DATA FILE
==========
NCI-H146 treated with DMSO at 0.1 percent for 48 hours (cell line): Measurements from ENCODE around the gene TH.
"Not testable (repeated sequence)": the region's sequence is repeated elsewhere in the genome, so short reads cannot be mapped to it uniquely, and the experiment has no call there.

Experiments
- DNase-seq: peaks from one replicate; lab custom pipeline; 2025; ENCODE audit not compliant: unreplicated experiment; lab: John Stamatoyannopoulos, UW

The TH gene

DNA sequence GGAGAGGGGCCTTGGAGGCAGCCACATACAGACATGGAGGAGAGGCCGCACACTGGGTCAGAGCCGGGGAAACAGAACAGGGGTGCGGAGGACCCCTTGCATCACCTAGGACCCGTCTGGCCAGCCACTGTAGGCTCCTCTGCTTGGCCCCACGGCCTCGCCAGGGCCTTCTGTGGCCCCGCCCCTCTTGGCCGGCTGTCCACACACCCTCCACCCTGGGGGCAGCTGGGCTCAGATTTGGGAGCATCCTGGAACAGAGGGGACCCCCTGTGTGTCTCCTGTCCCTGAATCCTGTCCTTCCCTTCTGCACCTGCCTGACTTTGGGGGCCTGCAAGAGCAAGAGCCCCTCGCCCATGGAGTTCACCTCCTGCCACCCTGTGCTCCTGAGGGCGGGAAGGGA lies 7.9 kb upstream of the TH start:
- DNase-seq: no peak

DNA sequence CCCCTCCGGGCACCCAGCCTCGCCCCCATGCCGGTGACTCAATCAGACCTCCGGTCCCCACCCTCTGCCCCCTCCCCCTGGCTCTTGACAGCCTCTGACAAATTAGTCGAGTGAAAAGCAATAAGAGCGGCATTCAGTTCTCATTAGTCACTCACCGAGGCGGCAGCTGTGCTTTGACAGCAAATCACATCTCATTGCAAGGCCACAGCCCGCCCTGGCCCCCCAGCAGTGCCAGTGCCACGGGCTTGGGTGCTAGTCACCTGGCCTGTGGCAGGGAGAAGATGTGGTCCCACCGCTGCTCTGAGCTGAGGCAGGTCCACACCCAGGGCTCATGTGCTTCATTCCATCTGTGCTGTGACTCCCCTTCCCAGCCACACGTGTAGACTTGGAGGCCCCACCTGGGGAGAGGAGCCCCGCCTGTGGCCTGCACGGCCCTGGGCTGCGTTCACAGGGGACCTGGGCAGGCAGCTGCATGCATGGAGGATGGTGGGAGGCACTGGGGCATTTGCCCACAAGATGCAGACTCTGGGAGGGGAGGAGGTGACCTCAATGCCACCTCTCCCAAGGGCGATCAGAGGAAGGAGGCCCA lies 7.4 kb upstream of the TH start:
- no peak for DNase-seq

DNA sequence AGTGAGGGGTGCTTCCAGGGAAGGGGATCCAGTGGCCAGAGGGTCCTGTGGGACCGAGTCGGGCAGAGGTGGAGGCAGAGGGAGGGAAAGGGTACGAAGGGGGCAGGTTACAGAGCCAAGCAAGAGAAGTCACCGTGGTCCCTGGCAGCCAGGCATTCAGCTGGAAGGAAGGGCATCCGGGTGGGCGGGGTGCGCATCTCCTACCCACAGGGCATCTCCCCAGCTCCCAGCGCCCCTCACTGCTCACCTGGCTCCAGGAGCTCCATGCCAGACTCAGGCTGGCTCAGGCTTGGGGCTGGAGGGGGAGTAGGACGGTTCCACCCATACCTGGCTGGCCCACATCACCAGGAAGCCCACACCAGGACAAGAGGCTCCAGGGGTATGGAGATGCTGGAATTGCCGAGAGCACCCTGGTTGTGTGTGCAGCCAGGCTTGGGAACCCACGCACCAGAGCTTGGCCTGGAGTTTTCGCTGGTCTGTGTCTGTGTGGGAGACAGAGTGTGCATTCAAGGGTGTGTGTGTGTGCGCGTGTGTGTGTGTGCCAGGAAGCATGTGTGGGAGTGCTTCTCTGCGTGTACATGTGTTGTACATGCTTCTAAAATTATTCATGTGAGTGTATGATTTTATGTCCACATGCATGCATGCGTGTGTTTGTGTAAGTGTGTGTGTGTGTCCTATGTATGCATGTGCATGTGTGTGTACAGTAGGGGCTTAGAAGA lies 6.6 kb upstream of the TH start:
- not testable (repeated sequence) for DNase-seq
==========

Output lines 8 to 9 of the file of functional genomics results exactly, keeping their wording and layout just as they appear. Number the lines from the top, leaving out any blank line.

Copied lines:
DNA sequence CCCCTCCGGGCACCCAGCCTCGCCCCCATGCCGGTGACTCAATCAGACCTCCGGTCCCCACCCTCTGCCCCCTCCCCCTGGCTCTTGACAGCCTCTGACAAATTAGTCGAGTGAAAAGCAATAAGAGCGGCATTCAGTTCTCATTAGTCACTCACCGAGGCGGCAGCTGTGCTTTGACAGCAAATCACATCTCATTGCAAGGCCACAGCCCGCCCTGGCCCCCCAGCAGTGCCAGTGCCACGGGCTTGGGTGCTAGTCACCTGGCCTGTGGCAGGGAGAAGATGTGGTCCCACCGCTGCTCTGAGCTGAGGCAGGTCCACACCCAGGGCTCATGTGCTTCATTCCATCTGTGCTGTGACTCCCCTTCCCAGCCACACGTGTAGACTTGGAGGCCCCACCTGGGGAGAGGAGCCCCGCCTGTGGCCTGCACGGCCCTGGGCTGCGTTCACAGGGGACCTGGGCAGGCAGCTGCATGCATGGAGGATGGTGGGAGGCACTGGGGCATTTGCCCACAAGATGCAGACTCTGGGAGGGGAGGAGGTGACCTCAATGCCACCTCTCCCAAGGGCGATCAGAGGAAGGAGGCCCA lies 7.4 kb upstream of the TH start:
- no peak for DNase-seq